Diagnosed

Fabry Disease

Diagnosed

So I am going to do a short writing on my process of getting diagnosed with Fabry disease.

When I was around five years old (this is as far back as I can make a valid point to), I started getting these sensations in my hands and feet; a burning sensation, like I had stuck my hands and feet on the burner of the stove and cranked it to high. My parents thought I was just trying to get attention, though I never truly understood why they would think that. I was not by any means the best kid out there, but I certainly did not seek attention, because the best I got was negative. I tried my best to stay under the radar at home and at school, though neither ever worked. Anyway, they thought that in the middle of the night, when this burning sensation would happen, that I was trying to get attention. They thought this even though the pain would bring me to tears and I would be running to the freezer to find anything cold to calm the pain. It never worked except for the first five or so minutes. This happened every couple of months. I would be up for hours screaming in pain, begging to go to the hospital, but to no avail. Flash forward six years. I get sent to a children's hospital to live for three months due to my less than satisfactory behaviour.

Now, I don't know if you have ever spent a long time in the hospital being tested on day in and day out, but let me tell you...it's not fun. I went through extensive brain tests for those months. Every day was filled with new ways to try and figure out just what was wrong with me. Their conclusion after these months was a simple case of ADHD; definitely not the answer my parents were hoping for. The burning pain still happened in the hospital but was ignored by everyone. Have you ever been told you are a liar by a medical professional even though you are telling them the truth? It sucks. You start to believe them—that you are the one who is wrong and it's all in your head.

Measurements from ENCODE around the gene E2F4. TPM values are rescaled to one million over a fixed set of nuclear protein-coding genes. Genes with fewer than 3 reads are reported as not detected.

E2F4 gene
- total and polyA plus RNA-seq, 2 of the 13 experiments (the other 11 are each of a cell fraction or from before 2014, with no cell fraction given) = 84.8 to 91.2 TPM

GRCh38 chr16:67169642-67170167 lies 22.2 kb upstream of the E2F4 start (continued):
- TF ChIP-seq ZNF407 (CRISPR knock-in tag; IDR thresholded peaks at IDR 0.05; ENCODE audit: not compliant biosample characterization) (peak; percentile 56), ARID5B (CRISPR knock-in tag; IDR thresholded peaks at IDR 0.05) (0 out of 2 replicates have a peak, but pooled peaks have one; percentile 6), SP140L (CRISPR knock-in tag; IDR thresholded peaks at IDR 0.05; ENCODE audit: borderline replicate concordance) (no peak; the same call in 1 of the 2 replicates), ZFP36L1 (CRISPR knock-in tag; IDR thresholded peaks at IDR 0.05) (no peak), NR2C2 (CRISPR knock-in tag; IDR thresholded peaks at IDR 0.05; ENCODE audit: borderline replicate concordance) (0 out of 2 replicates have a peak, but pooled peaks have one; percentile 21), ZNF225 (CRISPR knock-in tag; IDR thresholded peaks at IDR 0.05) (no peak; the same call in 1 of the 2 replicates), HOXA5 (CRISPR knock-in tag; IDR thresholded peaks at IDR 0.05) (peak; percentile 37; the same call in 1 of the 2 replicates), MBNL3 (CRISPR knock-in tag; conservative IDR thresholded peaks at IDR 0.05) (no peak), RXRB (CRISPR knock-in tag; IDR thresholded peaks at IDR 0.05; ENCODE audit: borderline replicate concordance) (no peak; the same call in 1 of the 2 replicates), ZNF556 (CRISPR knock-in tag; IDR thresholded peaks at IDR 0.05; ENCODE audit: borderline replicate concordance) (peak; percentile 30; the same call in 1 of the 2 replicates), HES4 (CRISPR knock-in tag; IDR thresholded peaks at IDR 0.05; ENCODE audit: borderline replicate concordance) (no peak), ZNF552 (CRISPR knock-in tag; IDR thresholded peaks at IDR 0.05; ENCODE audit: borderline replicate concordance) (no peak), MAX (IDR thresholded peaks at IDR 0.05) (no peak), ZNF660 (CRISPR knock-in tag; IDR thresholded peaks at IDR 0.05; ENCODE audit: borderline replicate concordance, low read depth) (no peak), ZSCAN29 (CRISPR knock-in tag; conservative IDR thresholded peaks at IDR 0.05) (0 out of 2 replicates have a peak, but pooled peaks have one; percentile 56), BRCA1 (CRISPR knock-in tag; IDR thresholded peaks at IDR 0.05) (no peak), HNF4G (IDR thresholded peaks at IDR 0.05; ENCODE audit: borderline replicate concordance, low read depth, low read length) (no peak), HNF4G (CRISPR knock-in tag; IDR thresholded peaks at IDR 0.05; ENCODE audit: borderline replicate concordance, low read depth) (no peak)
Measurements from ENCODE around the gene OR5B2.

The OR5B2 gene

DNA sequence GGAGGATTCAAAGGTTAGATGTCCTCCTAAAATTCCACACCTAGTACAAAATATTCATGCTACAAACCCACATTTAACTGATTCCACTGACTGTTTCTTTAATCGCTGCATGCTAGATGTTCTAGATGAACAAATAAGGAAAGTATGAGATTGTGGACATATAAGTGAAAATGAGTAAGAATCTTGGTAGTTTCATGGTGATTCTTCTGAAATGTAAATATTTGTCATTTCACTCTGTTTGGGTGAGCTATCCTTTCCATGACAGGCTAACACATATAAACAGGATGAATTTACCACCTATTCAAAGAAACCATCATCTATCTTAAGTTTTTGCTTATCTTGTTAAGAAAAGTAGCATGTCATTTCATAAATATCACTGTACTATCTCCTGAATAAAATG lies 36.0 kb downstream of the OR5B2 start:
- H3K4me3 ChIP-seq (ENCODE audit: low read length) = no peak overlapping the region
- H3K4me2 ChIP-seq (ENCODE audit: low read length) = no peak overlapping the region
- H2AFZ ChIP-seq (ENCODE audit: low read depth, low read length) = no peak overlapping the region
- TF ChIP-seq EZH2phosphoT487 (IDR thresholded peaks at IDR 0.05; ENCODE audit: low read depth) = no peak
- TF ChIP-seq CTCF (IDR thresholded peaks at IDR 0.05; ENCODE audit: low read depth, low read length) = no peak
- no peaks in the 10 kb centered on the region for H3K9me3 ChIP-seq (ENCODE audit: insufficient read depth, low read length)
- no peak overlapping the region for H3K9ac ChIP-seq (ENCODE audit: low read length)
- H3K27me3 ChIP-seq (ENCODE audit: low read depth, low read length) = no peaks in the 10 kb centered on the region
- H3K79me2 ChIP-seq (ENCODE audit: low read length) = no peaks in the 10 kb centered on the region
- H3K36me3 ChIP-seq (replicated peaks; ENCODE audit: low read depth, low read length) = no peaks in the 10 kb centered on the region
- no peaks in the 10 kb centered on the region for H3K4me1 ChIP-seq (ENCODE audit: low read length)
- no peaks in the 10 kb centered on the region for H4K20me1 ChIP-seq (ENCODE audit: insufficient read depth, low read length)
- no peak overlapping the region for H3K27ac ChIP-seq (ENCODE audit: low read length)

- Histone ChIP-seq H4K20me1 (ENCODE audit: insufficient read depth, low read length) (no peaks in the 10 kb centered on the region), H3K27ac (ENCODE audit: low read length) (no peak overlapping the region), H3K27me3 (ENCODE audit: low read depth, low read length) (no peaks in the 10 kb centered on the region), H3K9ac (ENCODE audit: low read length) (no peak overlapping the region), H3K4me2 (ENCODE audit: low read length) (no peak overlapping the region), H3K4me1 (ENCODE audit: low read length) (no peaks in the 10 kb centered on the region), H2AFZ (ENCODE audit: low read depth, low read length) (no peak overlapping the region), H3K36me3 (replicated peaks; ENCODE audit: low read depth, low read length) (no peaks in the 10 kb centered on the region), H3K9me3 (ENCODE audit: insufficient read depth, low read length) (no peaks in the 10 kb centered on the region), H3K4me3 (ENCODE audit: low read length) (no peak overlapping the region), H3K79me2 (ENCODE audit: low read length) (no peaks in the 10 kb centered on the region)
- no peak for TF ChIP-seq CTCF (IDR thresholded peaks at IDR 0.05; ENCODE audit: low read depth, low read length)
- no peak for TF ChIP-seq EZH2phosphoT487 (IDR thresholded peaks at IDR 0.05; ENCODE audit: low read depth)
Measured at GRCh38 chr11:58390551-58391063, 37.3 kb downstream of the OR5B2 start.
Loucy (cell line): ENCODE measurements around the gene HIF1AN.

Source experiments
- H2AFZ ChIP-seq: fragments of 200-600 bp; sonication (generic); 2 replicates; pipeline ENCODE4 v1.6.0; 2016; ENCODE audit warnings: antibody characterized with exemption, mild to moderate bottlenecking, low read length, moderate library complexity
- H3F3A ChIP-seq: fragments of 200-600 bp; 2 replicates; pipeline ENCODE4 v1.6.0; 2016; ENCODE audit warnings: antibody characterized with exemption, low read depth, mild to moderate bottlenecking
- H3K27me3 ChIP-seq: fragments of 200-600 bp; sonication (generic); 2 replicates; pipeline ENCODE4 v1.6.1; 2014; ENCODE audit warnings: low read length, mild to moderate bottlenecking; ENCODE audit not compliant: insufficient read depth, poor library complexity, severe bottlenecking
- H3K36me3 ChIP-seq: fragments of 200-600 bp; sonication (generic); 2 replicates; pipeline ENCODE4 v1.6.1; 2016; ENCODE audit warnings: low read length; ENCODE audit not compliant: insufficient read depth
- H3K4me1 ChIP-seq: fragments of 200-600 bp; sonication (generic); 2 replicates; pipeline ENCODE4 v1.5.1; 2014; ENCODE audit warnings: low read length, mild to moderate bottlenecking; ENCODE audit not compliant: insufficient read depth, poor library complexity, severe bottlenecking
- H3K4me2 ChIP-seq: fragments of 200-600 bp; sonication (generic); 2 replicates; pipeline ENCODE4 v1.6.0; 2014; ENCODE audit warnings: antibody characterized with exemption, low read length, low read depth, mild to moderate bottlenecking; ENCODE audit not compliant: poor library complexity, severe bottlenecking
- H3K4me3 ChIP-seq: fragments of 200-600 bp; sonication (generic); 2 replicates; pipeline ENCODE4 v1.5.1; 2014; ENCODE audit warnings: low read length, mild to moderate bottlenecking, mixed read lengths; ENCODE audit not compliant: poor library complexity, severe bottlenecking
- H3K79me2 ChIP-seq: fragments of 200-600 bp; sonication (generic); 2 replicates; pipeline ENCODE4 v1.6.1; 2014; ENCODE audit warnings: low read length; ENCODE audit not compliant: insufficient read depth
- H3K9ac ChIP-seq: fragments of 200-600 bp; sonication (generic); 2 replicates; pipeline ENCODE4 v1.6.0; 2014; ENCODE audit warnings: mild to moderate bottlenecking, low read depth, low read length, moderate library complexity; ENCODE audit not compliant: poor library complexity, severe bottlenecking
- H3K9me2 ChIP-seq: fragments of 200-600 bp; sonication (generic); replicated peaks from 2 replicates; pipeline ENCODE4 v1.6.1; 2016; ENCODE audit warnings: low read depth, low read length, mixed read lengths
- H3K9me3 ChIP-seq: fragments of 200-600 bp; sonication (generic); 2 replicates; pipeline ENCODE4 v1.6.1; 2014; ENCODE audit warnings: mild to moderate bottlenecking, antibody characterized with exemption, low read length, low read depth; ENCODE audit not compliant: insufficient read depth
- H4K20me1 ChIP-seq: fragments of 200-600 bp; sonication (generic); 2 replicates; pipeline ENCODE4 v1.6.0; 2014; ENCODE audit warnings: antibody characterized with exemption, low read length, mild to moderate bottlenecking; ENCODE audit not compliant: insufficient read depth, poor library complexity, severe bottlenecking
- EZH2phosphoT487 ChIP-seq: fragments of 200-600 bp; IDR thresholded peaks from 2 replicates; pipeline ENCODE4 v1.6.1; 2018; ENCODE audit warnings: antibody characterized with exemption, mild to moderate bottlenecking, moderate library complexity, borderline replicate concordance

Upon leaving the hospital, I went for an eye exam, and during this exam, the optician noticed "starburst patterns" around my eyes, a very rare genetic trait that only affects people with a rare disease. So more testing and more testing, and this time, I got answers to my pain. The doctors diagnosed me with a rare genetic disease known as Fabry disease. This diagnosis finally showed everyone I wasn't lying about the pain and let me breathe a sigh of relief. Well, I thought it would. I thought there would be something to help with the pain, but at this stage, the disease was so uncommon that they had yet to find a medication to help with the pain; just a handful of drugs that helped some people with similar diseases. So back to being discouraged, but at least my parents believed me now. I went through so many different medications. Some helped a little with terrible side effects, most of which I kept hidden from my parents to just keep having the little bit of relief from the pain.

At this point, the pain wasn't every few months, it had progressed to being a daily thing. A life of pain. At such a young age, I just wanted to escape it and be normal, or escape it all and not worry. Obviously, I am still here, so I did not escape it all. After many, many years of trying different meds, I had given up hope. I had stopped going for my yearly check-ups and started spiraling down a dark path filled with drugs and alcohol I felt there was no hope or help, that was until I met a doctor that offered me one new med on the stipulation that I stop the drugs I was on (the combo would have killed me) I agreed. Then came the long process of withdrawal, then getting onto these meds, which I can say I successfully did. The meds have worked for many years now which I couldn't be happier for. Though as of late they have started slipping, and with them slipping a crazy amount of new medical issues have risen due to the meds. I now have four surgeries lined up and have been told I will have to stop taking these meds, as they have started to destroy my liver and kidneys. I have never been more terrified in my entire life. With the meds, I have been able to live a fairly normal life, raise a family, get married, all that classic life stuff. So now I fear it's all slipping away. I hate to ramble on like this like a "poor me poor me" thing, but I needed somewhere to write it down. Thanks for reading.

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Kristopher Kristianson

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